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5. How Does It Work?

We tried to use the same text hints that are used on the Wikipedia, which came from UseModWiki. There are some differences between different Wiki systems, but most of them are quite similar to this one, and it has proved itself through use.

A blank line separates paragraphs, and there are other hints for making sections, bulleted lists, links, filenames, etc.

5.1. Sections


=Introduction|intro=

creates a new top level section. See the pipe character followed by "intro"? Many hints provide for an "id", and this is how you supply it. For sections, the id will become the output filename (intro.html, in the first example), or the html "tag" used for intradocument linking.


==How Does It Work?|how-does-it-work==

creates a second-level section, and


===Why Would I Use It?|why?===

creates a third level section.

5.2. Lists

5.2.1. Numbered Lists


#one
#two
#three
/#

The "#" prefix says to make a numbered list. The numbered list continues until the end of the current section, or until it hits a line with only "/#", which closes the list. After opening another "#" list, the numbering will begin over again at "1".

Here is how the above block will appear in the final document:

  1. one

  2. two

  3. three

5.2.2. Bulleted Lists

Bulleted lists work almost the same, except you use the "*" hint, and you don't have to worry about renumbering issues:


*one
*two
*three
/*

Here's how the above block will appear in the final document:

  • one

  • two

  • three

5.3. Links

Use the square brackets to identify links, like this:


[[http://www.linuxdoc.org|Linux Documentation Project]]

In this case, the text after the pipe character isn't an id, but the "title" of the link.

There are two special namespaces that you can use besides the standard "http:" and "mailto:" namespaces that you are probably famliar with. The first is the "ldp:" namespace. Look at the following link:


[[ldp:Distributions-HOWTO]]

When you use the "ldp:" namespace, WikiText will look up the document that you named in the LDP database, and generate a link to it.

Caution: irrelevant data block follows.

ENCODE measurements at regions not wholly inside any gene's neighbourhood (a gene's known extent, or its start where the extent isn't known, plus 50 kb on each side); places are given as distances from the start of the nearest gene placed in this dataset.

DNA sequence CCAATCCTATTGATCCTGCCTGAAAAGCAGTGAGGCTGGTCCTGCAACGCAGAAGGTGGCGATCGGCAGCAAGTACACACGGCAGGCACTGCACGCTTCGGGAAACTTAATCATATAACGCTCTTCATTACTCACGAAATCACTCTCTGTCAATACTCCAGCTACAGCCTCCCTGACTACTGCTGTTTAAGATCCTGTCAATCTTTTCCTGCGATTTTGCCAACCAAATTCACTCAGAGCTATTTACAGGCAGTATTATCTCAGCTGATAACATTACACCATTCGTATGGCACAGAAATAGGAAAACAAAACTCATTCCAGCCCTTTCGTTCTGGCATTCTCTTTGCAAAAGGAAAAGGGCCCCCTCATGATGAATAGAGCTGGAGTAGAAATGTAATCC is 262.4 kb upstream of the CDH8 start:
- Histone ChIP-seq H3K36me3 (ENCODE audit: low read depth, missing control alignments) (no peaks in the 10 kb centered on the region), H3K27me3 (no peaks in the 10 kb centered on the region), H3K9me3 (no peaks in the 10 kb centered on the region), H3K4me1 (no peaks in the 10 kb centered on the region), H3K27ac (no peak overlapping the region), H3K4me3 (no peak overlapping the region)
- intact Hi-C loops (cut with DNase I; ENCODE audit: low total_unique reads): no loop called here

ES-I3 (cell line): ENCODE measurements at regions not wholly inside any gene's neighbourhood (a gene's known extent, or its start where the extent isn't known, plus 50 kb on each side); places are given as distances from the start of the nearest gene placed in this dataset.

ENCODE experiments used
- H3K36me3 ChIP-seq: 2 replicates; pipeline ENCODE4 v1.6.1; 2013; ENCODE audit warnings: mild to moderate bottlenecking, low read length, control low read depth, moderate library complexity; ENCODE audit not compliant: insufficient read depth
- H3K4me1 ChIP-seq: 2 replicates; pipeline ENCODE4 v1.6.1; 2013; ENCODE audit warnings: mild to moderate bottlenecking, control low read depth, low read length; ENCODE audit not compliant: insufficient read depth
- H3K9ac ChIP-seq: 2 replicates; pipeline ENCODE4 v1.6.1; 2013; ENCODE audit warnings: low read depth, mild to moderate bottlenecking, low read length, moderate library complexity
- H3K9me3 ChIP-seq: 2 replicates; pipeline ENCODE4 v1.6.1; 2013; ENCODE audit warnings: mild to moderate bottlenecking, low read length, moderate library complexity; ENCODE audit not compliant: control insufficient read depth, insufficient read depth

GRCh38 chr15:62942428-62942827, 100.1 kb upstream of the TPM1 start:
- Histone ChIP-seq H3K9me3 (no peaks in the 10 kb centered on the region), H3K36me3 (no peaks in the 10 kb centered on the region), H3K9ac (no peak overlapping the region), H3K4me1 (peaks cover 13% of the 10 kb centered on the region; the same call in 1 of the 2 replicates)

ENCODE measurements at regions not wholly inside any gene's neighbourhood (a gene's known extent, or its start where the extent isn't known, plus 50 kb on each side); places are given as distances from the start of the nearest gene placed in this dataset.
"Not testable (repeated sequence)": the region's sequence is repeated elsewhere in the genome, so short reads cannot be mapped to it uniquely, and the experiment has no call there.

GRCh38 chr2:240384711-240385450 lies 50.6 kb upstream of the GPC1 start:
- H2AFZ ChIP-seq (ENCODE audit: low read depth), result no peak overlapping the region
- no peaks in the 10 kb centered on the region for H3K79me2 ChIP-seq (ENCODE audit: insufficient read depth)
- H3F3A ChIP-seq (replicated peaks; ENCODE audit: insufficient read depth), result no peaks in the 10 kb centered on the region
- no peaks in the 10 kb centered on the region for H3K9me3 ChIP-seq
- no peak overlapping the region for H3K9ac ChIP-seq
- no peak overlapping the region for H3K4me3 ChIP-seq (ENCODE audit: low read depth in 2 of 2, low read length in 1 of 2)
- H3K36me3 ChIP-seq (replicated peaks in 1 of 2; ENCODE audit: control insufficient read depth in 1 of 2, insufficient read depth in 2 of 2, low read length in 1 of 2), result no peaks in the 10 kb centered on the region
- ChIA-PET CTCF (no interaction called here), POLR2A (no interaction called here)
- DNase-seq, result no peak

Note: we're still working on entering the correct "name" in all of our database records, so only a few are working. But don't worry. Just let us know if you need to use a link that isn't correct yet and we'll fix it right away.

The second special namespace is the "wiki:" namespace. It will generate a link to the article on the Wikipedia, an open source encyclopedia project. We hope to mirror some of the most appropriate articles from the Wikipedia right on the LDP. Wikipedia has many great articles on computer related topics that aren't the kind of information we do at the LDP, but which would complement our documents very well. For instance, there are articles on virtual memory, operating systems, and so on. For now, your link will go to the live Wikipedia site. Eventually, it will go to a mirror on our site, but with a link to the "real" site.

The following links go to articles called "Operating system" and "Linux kernel" on the Wikipedia:


[[wiki:Operating system]]
[[wiki:Linux kernel]]

Wikipedia is a great resource for all Netizens. Both the software they use and their content are open source.

5.4. Filenames

You can indicate filenames by wrapping them with double brackets, just like http and other links. Or, you can specify the "file" namespace:


[[/etc/apache/httpd.conf]]
[[file:/etc/apache/httpd.conf]]

Either way, it will render as /etc/apache/httpd.conf.

5.5. Emphasis

You can make certain words emphasized by wrapping them with three (3) single-quotes, like this:


'''Wow!'''

That will render like: Wow!

5.6. QandASets

You can create question and answer sets if you're writing a FAQ, or if you have a FAQ section in your document. Just make "Q:" and "A:" the first characters on a new line, and the QandASet tags will automatically be created.


Q: What if you want to do DocBook that isn't supported by WikiText?

A: Mu.

And this is how the example renders. Notice that a list of questions appears right before the first question. This looks a bit silly in this example, since there is only one question and it just gets repeated twice. If you're working on the Linux-FAQ, though, it's really nice.

Q: What if you want to do DocBook that isn't supported by WikiText?

Q: What if you want to do DocBook that isn't supported by WikiText?

A: Mu. See the next section.

5.7. Fancy Stuff

There is no DocBook structure that is not supported by WikiText. Why? Because if there is no WikiText for it, you can just put the tags you need directly into the document, and they will work.

There are a few "special" tags that are not inline DocBook, but section structures, among them the "programlisting" and "screen" tags. You should keep in mind that none of the WikiText functions will work inside these tags. You don't want commented lines in your code sample converted into numbered lists, do you?


# this is a comment
# it is NOT a numbered list!